In a recent decision, the High Court has held that a claimant could not claim litigation privilege in respect of the identities of the individuals giving instructions to its lawyers on its behalf in relation to the litigation: Loreley Financing (Jersey) No 30 Ltd v Credit Suisse Securities (Europe) Ltd  EWHC 1136 (Comm).
The court found that whether the identity of a person communicating with a lawyer is privileged depends on whether: (i) the communication itself is privileged; and (ii) that privilege will be undermined by the disclosure of the person’s identity. That will depend on the facts of each case. In the present case the court found there was no evidence to show that the privilege would be undermined, and therefore the identity information was not protected by privilege.
The decision is of interest as a reminder that (as found in previous cases) the identity or contact details of the individuals instructing a lawyer may be privileged in some circumstances, but it suggests that those circumstances are likely to be rare. The court rejected a broader proposition that, in the context of litigation privilege, the identity of those providing instructions is protected simply because it falls within a “zone of privacy” around the preparation of a party’s case.
It is also of some (though perhaps largely academic) interest in finding that lawyer/client communications relating to litigation can be covered by litigation privilege, even if they are also covered by legal advice privilege. This point has been the subject of some debate – though, at least arguably, the orthodox position is that the two sub-heads of privilege do overlap in this way.
The underlying claim concerns the claimant’s purchase of notes from the defendants as part of a collateralised debt obligation (CDO) transaction in 2007. The claim raises limitation issues, including what matters the claimant knew or could with reasonable diligence have discovered at particular dates.
The claimant is a special purpose vehicle with no employees, and so a relevant question is whose knowledge can be attributed to the claimant for limitation purposes. In that context, the defendant made a request for further information under CPR Part 18 as to whether certain individuals at a third party company (which was, among other things, a creditor of the claimant company) were providing instructions to the claimant’s solicitors in relation to the litigation.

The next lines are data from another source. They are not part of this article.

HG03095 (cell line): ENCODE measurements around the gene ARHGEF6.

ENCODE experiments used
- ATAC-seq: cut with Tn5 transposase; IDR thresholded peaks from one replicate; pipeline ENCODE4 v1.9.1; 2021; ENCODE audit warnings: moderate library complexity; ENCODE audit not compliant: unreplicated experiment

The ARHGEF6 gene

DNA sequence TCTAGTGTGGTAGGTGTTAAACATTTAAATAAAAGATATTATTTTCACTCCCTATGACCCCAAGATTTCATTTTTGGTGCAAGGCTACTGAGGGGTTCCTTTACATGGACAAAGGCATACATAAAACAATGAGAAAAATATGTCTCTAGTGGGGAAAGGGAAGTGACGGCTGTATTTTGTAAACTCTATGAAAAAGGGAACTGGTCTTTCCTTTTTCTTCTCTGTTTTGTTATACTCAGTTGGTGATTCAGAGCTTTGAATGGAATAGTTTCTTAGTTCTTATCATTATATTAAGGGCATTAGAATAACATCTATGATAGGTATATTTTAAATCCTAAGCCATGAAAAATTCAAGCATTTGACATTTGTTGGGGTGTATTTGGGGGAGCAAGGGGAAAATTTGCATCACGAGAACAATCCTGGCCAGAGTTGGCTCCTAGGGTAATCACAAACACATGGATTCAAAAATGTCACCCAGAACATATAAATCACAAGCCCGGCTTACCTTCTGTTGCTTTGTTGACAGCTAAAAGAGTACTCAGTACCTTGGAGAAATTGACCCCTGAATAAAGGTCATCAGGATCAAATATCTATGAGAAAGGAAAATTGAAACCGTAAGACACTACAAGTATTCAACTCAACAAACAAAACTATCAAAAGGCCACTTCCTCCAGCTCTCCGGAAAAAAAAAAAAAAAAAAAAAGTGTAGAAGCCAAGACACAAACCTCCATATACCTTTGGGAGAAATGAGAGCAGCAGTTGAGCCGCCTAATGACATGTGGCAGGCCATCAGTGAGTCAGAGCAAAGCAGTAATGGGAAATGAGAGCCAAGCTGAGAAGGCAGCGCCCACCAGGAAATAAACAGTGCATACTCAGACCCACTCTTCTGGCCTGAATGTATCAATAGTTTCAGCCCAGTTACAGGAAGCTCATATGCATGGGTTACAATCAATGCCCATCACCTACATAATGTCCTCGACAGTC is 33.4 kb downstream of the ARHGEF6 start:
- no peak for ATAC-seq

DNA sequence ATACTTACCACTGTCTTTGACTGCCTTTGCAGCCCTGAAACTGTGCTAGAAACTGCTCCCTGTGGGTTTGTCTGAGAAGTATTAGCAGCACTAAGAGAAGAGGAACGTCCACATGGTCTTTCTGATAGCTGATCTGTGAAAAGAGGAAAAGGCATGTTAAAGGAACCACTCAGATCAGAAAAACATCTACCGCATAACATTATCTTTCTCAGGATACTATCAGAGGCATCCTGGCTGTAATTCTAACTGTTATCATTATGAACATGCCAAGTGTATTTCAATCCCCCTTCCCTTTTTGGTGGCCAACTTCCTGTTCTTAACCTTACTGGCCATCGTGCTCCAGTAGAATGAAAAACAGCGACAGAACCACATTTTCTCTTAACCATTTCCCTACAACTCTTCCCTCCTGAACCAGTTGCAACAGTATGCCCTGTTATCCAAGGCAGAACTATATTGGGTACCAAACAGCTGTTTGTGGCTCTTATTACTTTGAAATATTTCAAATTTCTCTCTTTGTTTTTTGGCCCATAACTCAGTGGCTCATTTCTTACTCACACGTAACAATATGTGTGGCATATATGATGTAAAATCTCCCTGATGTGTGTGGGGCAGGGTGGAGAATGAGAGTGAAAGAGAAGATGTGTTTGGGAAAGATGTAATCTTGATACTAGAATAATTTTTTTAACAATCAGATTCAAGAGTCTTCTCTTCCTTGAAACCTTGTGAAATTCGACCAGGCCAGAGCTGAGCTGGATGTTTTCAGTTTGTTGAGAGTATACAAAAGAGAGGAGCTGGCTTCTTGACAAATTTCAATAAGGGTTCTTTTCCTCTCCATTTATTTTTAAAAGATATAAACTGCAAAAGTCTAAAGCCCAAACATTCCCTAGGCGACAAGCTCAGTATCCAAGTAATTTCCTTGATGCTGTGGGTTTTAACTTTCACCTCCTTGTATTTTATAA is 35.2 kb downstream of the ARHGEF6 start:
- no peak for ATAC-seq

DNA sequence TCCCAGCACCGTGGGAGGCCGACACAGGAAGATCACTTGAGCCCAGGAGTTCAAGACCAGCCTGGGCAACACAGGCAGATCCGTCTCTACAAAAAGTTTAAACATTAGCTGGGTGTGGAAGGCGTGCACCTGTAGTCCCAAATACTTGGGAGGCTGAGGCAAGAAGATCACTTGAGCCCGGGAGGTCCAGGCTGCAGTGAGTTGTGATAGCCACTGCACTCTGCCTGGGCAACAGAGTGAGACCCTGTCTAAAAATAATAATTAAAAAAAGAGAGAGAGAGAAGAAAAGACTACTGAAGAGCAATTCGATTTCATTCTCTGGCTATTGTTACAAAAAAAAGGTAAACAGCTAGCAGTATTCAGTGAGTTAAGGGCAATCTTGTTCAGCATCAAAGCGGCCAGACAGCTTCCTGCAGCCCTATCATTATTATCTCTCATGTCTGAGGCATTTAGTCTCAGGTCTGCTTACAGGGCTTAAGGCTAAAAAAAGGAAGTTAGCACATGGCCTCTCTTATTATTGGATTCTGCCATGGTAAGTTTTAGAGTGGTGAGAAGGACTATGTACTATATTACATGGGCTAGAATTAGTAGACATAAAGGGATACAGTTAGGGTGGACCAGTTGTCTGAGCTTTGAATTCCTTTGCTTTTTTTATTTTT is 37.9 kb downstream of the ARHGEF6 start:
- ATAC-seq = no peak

The claimant recognised that this question might have some relevance (in its view minor) in relation to the knowledge/limitation case, but asserted litigation privilege in the information sought.
As is well established, litigation privilege applies to communications that were prepared for the dominant purpose of litigation that was in contemplation at the time in question.
The High Court (Mr Justice Robin Knowles CBE) held that the names of the individuals authorised to instruct the claimant’s solicitors were not protected by privilege.
The judge held that two requirements must be met before the identity of a person communicating with a lawyer is privileged. First, the communication itself must be privileged. Second, that privilege must be undermined by the disclosure of the individual’s identity.
He referred to a number of cases in which privilege was held not to apply to the client’s identity, as well as two cases (SRJ v Persons Unknown  EWHC 2293 (QB) and BTA Bank v Ablyazov  EWHC 1252 (Comm)) in which privilege was held to apply to a client’s identity or contact information.
The claimant argued that the cases referred to were specific to legal advice privilege, rather than litigation privilege, and that different policy considerations apply in the latter case. That raised the prior question as to whether litigation privilege can apply to communications between lawyer and client, even though legal advice privilege also applies. That proposition was challenged by the defendant, but the judge rejected the challenge, finding that (as stated in Colin Passmore’s textbook, “Privilege”) there is nothing inherently wrong with an approach that recognises that the same communications can be protected by both sub-heads of privilege.
Having established that litigation privilege potentially applied to the lawyer/client communications in question, the defendant argued that the identity of those instructing the lawyers engaged the rationale for litigation privilege, namely that “each party should be free to prepare his case as fully as possible without the risk that his opponent will be able to recover the material generated by his preparations” (as stated in Three Rivers (No 6)  UKHL 48 per Lord Rodger). In other words, their identity fell within a “zone of privacy” around a party’s preparation of its case, which includes for example the identity of proposed witnesses. The defendant argued that, if such information were not privileged, a client might have reservations before authorising a particular individual to provide instructions on its behalf, since their identity might give “clues” as to the content of the instructions or the client’s litigation strategy.
The judge said he was “respectfully cautious” about the term “zone of privacy”, which may have some value as a description of the general position but is not itself the test. Each case will require a decision on its facts. In some cases, disclosure of the identity of those giving instructions might trespass into the question of the content of those instructions. But in the present case, the claimant had given no evidence that revealing this information would give clues as to the content of particular instructions.
There was also no suggestion in the present case that the identity of the relevant persons was only available from privileged communications.
The Court of Appeal has granted permission to appeal in this case.